Thursday, 5 February 2015

WinterPLAY Guest Blog – Christina Traverse of Mush McMurray

Anyone who has encountered a true Northern winter season will tell you it is typically like a deep freeze. There are days you may not want to even leave your house because it’s -40—without the wind-chill! Soon you start to realize that the residents in northern communities, especially Fort McMurray, deal with winter differently. First there are the snow birds or migrators. They leave with the Canada geese and follow them down South in the fall and come back when the temperatures are above zero. Then you have the residents that stick it out. Some days they curse Mother Nature and the blistering cold, other days are not too bad. They go about their lives and day to day routines. Lastly you have the people that embrace the cold, snow and everything about winter, because it is their favorite season. You may refer to these people as crazy, mentally unstable, or insane, all of which I’ve been called!

As a born and raised Fort McMurray resident, I quickly learned to accept the cold snowy weather and find different things to do. That is one of the many reasons I own 25 Alaskan Huskies. I train and race sled dogs in various competitions anywhere from Montana to Alaska every year. It all started about 14 years ago, I thought it was a good idea to hook up my little brother to a GT snow racer and get him to pull me around the neighborhood. It worked out well, until my mother found out what I was up to and that was the end of that! Shortly after I taught our German Shepherd, Cheyenne, to pull me around and I was hooked!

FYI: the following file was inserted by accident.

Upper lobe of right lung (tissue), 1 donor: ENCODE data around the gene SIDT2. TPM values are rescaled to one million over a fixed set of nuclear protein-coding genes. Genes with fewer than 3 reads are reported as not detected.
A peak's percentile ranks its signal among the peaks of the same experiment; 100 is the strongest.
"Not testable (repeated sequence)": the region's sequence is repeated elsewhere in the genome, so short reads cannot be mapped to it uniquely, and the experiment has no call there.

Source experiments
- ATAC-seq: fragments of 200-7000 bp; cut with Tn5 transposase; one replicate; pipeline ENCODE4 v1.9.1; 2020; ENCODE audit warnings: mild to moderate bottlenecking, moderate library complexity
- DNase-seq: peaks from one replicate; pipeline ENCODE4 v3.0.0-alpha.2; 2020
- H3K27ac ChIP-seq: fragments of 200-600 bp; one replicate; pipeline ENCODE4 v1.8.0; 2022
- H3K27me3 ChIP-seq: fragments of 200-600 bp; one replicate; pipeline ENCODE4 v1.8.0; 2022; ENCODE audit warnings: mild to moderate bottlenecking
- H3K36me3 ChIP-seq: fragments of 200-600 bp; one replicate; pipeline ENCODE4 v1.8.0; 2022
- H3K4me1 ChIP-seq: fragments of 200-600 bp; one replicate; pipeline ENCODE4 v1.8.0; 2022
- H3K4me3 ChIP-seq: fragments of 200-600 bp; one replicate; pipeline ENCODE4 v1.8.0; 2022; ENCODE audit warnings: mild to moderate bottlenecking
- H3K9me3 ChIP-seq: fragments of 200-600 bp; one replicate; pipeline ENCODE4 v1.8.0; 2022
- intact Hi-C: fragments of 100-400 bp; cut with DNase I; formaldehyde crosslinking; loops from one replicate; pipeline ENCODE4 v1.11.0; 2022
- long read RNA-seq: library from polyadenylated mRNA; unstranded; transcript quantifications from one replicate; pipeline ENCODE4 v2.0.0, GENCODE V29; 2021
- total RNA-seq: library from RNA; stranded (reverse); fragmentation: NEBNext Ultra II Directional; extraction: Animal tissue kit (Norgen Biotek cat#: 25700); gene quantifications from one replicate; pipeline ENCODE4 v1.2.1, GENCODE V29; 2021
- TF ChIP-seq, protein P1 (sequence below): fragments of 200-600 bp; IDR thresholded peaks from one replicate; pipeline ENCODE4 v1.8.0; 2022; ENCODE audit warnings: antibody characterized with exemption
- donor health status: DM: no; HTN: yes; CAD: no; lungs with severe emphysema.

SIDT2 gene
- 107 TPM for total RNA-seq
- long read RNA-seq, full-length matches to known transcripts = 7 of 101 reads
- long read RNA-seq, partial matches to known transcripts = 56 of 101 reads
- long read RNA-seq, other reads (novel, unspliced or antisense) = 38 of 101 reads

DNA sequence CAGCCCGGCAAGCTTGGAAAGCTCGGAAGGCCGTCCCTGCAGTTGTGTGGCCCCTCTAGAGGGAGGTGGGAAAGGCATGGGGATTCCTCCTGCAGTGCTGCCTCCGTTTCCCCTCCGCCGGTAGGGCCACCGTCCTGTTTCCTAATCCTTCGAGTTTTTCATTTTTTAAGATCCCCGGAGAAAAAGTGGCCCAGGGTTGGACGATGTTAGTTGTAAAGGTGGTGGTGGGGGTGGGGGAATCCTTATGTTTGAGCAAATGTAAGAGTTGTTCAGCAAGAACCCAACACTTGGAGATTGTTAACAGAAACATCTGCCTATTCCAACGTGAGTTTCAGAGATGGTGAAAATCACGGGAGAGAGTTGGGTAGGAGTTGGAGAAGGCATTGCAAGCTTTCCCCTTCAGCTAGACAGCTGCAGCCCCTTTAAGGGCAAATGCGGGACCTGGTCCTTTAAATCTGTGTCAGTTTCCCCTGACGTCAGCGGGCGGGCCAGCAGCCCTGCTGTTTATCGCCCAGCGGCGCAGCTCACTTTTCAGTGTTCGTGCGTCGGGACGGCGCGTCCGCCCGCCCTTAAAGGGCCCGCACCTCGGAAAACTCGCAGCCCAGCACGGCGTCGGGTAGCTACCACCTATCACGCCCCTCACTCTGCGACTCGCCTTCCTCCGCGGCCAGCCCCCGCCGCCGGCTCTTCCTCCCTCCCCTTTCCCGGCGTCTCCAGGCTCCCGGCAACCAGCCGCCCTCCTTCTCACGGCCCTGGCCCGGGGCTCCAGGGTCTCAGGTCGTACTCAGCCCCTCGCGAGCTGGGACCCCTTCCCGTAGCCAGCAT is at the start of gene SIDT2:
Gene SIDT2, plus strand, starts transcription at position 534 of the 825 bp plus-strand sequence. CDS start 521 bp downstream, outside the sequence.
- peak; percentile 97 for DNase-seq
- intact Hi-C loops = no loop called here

In 2011, I finally got my first sled dog and a real dog sled. It wasn’t too long before I had my own team and entered my first race here in Fort McMurray, the 3 Forts Sled Dog Race that was part of the 2011 Syncrude Regional WinterPLAY Carnival. The race route was 176 miles from Fort McMurray to Fort Chipewyan on the Athabasca River. Since then I have competed in several different races, some were quite easy and others were really difficult. There are periods of time where I spend three or four nights alone in the wilderness with just my dogs. Once you go winter camping once, you quickly learn what NOT to forget for the next time.

A lot of people ask me the same question: “Why do you love winter so much?” My response is always the same: I spend almost every day outside in the winter, but I am spending the days with my dogs. We explore different parts of North American by dog sled, places most people haven’t even seen before. At night you are surrounded by the Northern Lights, and when you are out in the woods away from the city lights the show is spectacular. You don’t have to have a team of huskies to enjoy the winter months, there are a lot of other great things to do! So get out of the house and find something you enjoy doing, it will make the winter season feel shorter and a lot more fun!

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